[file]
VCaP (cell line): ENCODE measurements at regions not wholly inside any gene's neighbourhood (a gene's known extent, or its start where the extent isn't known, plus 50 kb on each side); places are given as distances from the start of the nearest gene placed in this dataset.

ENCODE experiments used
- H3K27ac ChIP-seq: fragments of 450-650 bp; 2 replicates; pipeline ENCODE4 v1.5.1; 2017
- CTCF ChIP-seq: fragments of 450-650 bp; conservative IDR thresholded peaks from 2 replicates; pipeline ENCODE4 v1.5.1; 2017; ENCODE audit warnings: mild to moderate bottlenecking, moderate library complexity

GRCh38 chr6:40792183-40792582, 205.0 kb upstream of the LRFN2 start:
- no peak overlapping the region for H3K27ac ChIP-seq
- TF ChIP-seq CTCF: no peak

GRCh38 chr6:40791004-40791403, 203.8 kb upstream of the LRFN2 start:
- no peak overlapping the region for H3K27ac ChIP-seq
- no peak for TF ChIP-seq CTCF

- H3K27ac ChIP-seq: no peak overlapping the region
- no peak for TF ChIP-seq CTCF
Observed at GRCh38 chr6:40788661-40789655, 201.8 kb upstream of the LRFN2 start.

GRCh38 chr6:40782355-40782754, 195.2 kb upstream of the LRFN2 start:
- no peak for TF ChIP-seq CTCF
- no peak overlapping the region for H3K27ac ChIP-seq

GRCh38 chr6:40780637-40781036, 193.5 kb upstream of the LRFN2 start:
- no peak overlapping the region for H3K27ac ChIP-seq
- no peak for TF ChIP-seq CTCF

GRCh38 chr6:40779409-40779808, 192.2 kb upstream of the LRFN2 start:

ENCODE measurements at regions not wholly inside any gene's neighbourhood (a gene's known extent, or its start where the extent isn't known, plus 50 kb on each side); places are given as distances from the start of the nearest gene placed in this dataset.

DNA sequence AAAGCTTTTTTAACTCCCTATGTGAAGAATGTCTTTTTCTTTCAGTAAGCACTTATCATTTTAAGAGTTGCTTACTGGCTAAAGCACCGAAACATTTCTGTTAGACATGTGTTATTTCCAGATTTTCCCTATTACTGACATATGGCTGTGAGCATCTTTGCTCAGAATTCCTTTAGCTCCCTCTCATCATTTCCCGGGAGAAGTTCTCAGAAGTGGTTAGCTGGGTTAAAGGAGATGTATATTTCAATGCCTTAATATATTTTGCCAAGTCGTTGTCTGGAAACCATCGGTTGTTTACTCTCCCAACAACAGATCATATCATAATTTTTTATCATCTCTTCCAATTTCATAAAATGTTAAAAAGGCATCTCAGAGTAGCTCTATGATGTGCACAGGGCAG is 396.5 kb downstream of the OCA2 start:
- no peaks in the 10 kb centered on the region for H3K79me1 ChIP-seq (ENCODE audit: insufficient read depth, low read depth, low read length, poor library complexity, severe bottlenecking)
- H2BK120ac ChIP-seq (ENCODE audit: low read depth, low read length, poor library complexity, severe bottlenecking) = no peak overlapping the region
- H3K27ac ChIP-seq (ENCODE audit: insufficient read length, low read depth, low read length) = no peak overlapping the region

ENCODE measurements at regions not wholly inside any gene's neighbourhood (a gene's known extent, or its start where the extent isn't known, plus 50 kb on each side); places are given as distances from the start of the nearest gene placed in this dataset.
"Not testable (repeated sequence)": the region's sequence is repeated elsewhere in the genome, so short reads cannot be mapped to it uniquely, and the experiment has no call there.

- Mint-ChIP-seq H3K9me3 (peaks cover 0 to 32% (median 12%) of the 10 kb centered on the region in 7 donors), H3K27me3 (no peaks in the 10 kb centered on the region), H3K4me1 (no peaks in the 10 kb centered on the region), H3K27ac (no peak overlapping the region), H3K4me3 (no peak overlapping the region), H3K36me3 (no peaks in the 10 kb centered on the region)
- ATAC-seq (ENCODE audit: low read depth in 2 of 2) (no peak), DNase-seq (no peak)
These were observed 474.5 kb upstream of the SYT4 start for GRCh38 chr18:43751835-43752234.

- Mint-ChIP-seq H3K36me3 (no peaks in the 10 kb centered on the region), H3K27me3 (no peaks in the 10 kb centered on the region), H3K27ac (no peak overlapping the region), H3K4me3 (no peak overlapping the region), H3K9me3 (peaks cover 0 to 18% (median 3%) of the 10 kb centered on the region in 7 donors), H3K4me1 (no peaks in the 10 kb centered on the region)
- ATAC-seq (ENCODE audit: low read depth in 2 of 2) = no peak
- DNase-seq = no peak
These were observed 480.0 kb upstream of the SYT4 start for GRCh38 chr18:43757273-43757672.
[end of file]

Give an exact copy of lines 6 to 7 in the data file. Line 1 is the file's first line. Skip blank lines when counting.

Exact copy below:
- no peak overlapping the region for H3K27ac ChIP-seq
- TF ChIP-seq CTCF: no peak